A: Cross your heart and hope to die. Do you solemnly swear that, in your long and hugely successful agency career, when using case histories as part of a presentation to a potential client, you have never, never revealed with some pride that the award-winning, chart-topping, bank-busting campaign you have just exposed was planned and executed in just 17 working days?
The intensely competitive nature of advertising agencies induces them, by way of an invisible conspiracy, constantly to mislead clients. Clients on the prowl are led to believe: that a single advertising idea can transform a company's fortunes within three months; that the most rigorous planning procedures can be completed over a long weekend; that products which seem to be under-performing functionally are merely suffering from reputational deficiency - a minor complaint which can easily be remedied by some new, improved communication.
That all these feats can be achieved is incontestable. What is never revealed is that they occur so infrequently that a marketing director aged 34 would need to live to 103 before being actuarially likely to encounter one.
Clients always leave it too late before deciding to review their business.
They need something new on air for that critical fourth quarter and already it's mid-July. But never mind: every agency's credentials presentation boasts at least one example of the instant miracle, so let's ask half-a-dozen of them to give it a go. And since not one of them declines the invitation to pitch: well, it can't be that unreasonable, can it?
Q: I'm the chief executive of an agency largely staffed by young trendies. A few of my bright young things are known to relax occasionally by dabbling in illegal substances, to which I turn a blind eye as long as the work gets done. However, they find it hilarious to invite me to join in and fall about when I bluster my excuses and leave - how can I improve my cred without actually partaking?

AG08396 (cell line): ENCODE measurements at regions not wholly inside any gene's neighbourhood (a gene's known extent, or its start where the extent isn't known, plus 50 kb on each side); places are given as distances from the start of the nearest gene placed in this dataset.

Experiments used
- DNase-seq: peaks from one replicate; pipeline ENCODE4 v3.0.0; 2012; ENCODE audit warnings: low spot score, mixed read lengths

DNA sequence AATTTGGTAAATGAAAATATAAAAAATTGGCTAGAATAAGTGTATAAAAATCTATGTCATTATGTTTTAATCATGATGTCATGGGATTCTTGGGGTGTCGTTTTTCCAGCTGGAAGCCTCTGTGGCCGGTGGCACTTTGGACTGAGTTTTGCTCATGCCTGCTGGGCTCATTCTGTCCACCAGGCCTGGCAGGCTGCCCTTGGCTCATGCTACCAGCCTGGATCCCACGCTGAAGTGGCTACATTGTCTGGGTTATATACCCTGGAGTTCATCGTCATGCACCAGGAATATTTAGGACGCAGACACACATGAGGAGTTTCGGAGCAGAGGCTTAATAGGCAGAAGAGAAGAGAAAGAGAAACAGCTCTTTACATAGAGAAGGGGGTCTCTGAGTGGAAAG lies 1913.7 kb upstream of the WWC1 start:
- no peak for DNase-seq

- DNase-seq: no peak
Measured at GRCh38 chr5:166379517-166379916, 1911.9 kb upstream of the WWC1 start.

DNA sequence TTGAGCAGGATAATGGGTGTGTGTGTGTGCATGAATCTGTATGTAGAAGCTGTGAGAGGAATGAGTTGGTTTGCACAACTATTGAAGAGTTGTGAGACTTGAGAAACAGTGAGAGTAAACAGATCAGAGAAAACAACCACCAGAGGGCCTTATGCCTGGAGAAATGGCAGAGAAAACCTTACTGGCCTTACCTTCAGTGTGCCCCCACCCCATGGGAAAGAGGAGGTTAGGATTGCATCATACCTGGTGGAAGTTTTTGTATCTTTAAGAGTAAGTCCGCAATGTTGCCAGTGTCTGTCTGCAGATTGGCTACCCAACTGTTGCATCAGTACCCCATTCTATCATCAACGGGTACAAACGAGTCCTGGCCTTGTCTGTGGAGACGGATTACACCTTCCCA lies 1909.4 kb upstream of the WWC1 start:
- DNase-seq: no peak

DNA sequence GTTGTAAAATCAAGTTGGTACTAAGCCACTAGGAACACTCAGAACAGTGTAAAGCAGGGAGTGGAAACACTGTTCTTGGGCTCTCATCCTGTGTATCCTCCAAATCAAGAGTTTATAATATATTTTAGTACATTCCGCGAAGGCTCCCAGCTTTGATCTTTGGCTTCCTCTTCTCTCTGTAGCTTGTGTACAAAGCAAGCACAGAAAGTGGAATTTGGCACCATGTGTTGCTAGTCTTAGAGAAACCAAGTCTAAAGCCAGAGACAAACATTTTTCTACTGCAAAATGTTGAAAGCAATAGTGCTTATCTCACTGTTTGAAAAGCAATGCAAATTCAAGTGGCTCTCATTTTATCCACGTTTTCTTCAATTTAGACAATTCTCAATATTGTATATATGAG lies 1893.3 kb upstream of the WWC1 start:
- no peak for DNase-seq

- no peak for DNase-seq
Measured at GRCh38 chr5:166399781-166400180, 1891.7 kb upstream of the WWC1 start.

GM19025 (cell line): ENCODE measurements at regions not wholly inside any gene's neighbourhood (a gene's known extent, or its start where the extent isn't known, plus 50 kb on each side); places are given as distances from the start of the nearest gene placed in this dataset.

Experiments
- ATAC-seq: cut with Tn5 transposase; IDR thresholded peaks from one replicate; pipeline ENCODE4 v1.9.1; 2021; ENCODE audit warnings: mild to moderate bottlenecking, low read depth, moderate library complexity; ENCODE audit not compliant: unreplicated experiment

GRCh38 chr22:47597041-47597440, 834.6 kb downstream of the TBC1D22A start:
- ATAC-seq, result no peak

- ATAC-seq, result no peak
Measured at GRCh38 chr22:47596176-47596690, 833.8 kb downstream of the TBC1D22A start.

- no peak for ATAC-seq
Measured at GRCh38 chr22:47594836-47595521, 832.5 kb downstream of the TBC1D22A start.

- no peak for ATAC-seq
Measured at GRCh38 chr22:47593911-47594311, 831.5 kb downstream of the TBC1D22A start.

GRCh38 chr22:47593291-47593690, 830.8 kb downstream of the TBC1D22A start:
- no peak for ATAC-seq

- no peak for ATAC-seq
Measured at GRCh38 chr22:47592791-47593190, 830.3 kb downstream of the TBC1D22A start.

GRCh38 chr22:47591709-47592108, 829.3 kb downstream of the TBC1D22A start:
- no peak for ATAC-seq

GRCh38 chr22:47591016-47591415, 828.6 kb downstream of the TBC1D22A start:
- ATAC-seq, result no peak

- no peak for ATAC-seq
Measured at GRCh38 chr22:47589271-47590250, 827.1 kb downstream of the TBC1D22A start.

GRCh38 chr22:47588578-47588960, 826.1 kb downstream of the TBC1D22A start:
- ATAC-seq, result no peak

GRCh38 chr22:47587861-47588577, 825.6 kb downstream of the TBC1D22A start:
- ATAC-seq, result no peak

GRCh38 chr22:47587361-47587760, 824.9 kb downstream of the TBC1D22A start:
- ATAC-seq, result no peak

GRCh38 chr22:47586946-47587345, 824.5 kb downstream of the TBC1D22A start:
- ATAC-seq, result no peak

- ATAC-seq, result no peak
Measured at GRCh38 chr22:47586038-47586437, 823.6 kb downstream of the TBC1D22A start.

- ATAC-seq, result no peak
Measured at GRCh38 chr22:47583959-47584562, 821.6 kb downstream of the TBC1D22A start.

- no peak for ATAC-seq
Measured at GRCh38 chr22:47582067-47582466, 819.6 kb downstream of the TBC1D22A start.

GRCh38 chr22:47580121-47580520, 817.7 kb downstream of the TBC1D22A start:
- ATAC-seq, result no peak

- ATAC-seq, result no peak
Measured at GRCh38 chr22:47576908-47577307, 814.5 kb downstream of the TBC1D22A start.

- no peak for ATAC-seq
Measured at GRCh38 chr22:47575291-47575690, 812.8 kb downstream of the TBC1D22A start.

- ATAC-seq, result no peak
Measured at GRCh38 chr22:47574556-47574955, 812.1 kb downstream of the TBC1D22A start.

A: I have the strongest suspicion that you employ the word cred in the touching belief that its very use will improve your cred. You didn't actually use them but the sound of inverted commas was deafening. I am reminded of Mr Harold Macmillan hoping to be thought with it by using the phrase "with it with the emphasis on the it.
Like the late prime minister, you need to understand your role in life. Your role is not to be thought one of the boys by a bunch of young trendies.
They will never accept you as one of the boys and what's more it's critically important to them that they don't. As you really ought to know by now, all brand positioning is relative. How can your young trendies feel secure in their chosen position as young trendies without some flagrantly untrendy point of reference?
As chief executive, it is your responsibility to provide that point of reference; which, from the sound of things (and from your use of words such as "partaking"), you are naturally and instinctively equipped to do brilliantly.
Wear old hacking-jackets with leather patches on the elbows. Write notes on yellow legal pads with a silver propelling pencil. And when invited to dabble in dubious substances, display an other-worldly innocence. I suggest: "Thanks, chaps, but I've just had a cup of tea."
By yearning to belong to a club for which you are spectacularly unsuitable, you will incur nothing but humiliation. Instead, settle for the farthest shores of fogeyism - and bask in the pleasure that you thereby provide.
- Jeremy Bullmore is a former chairman of J. Walter Thompson and a director of WPP. He also writes a monthly column for Management Today. A compilation of his business advice, Another Bad Day at the Office?, is published by Penguin, priced £5.99. Address your problems to him at campaign@ haynet.com or Campaign, 174 Hammersmith Rd, London W6 7JP.